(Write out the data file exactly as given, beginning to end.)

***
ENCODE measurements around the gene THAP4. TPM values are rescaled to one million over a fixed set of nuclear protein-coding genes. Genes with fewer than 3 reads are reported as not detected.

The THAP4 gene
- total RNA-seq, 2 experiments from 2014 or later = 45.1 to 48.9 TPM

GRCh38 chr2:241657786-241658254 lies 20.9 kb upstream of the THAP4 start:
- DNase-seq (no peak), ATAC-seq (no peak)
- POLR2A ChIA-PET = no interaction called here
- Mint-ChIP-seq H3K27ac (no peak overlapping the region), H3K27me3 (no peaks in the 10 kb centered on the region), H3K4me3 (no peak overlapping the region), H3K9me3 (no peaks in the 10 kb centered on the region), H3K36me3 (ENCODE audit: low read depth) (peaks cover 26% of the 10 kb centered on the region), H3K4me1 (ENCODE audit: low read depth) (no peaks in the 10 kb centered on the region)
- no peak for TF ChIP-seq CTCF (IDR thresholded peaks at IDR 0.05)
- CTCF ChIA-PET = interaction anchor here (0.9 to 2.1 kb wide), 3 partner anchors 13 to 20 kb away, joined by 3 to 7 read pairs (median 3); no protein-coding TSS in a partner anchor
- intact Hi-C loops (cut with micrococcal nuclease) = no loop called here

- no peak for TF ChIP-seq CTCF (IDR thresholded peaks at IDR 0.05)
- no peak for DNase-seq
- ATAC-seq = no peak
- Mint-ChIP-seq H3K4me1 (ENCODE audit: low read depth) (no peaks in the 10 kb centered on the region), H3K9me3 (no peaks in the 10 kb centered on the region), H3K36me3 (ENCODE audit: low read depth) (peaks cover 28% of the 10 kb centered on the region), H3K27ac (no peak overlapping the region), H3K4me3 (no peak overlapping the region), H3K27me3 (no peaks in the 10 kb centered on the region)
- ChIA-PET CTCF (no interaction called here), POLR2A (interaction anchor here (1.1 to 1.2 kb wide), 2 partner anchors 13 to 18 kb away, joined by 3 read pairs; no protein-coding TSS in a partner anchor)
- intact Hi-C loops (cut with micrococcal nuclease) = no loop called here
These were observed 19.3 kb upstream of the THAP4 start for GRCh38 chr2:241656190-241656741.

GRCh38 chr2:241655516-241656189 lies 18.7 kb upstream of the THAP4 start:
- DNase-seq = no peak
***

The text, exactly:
ENCODE measurements around the gene THAP4. TPM values are rescaled to one million over a fixed set of nuclear protein-coding genes. Genes with fewer than 3 reads are reported as not detected.

The THAP4 gene
- total RNA-seq, 2 experiments from 2014 or later = 45.1 to 48.9 TPM

GRCh38 chr2:241657786-241658254 lies 20.9 kb upstream of the THAP4 start:
- DNase-seq (no peak), ATAC-seq (no peak)
- POLR2A ChIA-PET = no interaction called here
- Mint-ChIP-seq H3K27ac (no peak overlapping the region), H3K27me3 (no peaks in the 10 kb centered on the region), H3K4me3 (no peak overlapping the region), H3K9me3 (no peaks in the 10 kb centered on the region), H3K36me3 (ENCODE audit: low read depth) (peaks cover 26% of the 10 kb centered on the region), H3K4me1 (ENCODE audit: low read depth) (no peaks in the 10 kb centered on the region)
- no peak for TF ChIP-seq CTCF (IDR thresholded peaks at IDR 0.05)
- CTCF ChIA-PET = interaction anchor here (0.9 to 2.1 kb wide), 3 partner anchors 13 to 20 kb away, joined by 3 to 7 read pairs (median 3); no protein-coding TSS in a partner anchor
- intact Hi-C loops (cut with micrococcal nuclease) = no loop called here

- no peak for TF ChIP-seq CTCF (IDR thresholded peaks at IDR 0.05)
- no peak for DNase-seq
- ATAC-seq = no peak
- Mint-ChIP-seq H3K4me1 (ENCODE audit: low read depth) (no peaks in the 10 kb centered on the region), H3K9me3 (no peaks in the 10 kb centered on the region), H3K36me3 (ENCODE audit: low read depth) (peaks cover 28% of the 10 kb centered on the region), H3K27ac (no peak overlapping the region), H3K4me3 (no peak overlapping the region), H3K27me3 (no peaks in the 10 kb centered on the region)
- ChIA-PET CTCF (no interaction called here), POLR2A (interaction anchor here (1.1 to 1.2 kb wide), 2 partner anchors 13 to 18 kb away, joined by 3 read pairs; no protein-coding TSS in a partner anchor)
- intact Hi-C loops (cut with micrococcal nuclease) = no loop called here
These were observed 19.3 kb upstream of the THAP4 start for GRCh38 chr2:241656190-241656741.

GRCh38 chr2:241655516-241656189 lies 18.7 kb upstream of the THAP4 start:
- DNase-seq = no peak